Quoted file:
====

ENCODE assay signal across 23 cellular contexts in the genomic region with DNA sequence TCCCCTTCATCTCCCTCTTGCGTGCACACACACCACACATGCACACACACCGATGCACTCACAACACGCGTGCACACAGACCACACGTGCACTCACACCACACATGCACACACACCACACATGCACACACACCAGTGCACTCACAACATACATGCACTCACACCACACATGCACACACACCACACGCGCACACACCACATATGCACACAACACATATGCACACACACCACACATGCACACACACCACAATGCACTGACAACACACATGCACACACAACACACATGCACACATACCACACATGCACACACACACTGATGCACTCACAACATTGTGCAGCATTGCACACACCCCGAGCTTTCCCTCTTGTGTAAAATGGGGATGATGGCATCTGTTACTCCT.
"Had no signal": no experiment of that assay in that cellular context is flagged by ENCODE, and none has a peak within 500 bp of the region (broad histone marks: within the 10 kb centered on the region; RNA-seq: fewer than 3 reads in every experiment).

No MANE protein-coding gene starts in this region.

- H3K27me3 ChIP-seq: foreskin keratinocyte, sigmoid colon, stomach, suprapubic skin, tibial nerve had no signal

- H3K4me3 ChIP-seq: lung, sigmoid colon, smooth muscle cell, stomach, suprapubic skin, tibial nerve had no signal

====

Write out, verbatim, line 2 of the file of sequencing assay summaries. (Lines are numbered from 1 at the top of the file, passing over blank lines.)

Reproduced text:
"Had no signal": no experiment of that assay in that cellular context is flagged by ENCODE, and none has a peak within 500 bp of the region (broad histone marks: within the 10 kb centered on the region; RNA-seq: fewer than 3 reads in every experiment).